15. [...] "You're Too Smart to be a Teacher!" [...]

  16. When I visit other countries or speak with teachers from other countries, I am always and I mean always “blown-away” by the respect they have from their citizens. Education does not seem to be a political football, but one where students, teachers, and parents are respected. At one point in my life I had the opportunity to live in Holland. I learned that the criteria for being a school head or assistant head is to be as I was told, “One must be an excellent teacher, of course.” All new teachers meet once/week with the school head and other teachers. At this weekly after school meeting the new teachers discussed issues, challenges, and successes. One beginning teacher was having discipline problems with a boy. So, the teachers discussed how they work with this student. Even the school head is this general school (grades 9-12) had some discipline issues. After the experienced shared, in frustration this new teacher responded with, “But I want to know the answer. You all told me different things.” In his fatherly way the school head (who also taught chemistry) said something brilliant and empowering, “There is NO RIGHT WAY. We are here to help you find your own way. People are different and thus so are the dynamics in a teaching/learning situation” I was blown away by this school head’s response. In addition, i learned that being a school head or an asst. school head is not a lifetime job. The school heads are chosen by the school’s faculty.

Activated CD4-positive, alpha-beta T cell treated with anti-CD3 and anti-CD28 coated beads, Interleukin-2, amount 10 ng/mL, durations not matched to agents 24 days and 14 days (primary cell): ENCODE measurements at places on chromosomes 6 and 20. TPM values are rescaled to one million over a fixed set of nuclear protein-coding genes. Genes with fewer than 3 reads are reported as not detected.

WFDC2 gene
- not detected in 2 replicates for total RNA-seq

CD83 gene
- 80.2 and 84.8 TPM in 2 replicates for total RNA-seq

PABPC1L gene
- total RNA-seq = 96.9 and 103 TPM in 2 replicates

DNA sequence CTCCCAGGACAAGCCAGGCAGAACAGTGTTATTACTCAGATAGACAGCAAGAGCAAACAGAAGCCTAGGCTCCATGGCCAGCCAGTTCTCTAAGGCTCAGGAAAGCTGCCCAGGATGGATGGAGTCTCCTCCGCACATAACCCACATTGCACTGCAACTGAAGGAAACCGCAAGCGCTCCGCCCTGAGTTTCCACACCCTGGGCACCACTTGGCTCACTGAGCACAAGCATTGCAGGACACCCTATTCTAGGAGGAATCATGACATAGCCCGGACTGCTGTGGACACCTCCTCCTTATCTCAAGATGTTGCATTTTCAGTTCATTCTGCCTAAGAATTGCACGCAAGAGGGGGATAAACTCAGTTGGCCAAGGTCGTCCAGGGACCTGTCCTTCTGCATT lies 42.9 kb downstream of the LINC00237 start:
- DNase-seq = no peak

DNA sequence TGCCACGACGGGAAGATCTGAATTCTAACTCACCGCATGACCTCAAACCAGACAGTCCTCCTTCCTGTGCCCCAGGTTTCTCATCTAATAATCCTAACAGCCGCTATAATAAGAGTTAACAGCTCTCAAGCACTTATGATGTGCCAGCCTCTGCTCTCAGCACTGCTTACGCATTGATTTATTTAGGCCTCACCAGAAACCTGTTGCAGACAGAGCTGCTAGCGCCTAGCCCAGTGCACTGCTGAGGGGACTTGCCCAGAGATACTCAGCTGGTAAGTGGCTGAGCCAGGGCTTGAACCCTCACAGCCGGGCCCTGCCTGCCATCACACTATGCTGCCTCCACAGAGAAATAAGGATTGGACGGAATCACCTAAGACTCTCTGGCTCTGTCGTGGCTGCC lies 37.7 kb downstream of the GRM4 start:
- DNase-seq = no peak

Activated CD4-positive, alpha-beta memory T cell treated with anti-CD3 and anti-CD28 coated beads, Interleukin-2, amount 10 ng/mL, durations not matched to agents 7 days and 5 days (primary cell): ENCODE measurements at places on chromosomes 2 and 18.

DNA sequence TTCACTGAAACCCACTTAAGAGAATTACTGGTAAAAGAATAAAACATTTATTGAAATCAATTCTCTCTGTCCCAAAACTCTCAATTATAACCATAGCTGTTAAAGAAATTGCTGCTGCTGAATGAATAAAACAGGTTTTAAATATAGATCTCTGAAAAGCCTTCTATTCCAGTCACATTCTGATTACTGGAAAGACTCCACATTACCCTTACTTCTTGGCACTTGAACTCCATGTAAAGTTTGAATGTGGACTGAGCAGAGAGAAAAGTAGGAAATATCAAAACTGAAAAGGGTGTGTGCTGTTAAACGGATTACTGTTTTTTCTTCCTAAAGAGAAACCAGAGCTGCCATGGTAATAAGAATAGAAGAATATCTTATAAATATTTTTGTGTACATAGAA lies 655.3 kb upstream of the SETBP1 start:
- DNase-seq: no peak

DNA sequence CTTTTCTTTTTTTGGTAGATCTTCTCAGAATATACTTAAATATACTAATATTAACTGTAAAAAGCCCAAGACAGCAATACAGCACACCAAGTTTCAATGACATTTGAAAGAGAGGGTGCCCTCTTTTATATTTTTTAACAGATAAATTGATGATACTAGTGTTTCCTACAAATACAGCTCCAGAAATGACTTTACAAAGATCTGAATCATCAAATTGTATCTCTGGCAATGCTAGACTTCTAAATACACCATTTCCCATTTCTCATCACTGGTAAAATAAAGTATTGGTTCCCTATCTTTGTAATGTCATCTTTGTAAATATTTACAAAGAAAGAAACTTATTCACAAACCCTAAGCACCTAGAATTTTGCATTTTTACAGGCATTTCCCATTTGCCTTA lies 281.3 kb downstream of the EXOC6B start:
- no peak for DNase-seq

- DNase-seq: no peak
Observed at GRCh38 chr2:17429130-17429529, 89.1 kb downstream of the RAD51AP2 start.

What a concept!

    I have recently heard that the Dutch Educational system is going through some changes. I hope these changes are positive one’s rather than punitive.

    Another aspect of the Dutch educational system is that all students bike to school. There are no school buses. But then, this country is small and there are bike paths integrated thought the entire country.

    I don’t understand why the politicians, corporations, and far too many people in this country blame the ills of society on teachers. I guess it’s easier to blame teachers rather than deal with the health, well-being, as well as the social and emotional conditions, which affect student growth, development, and learning.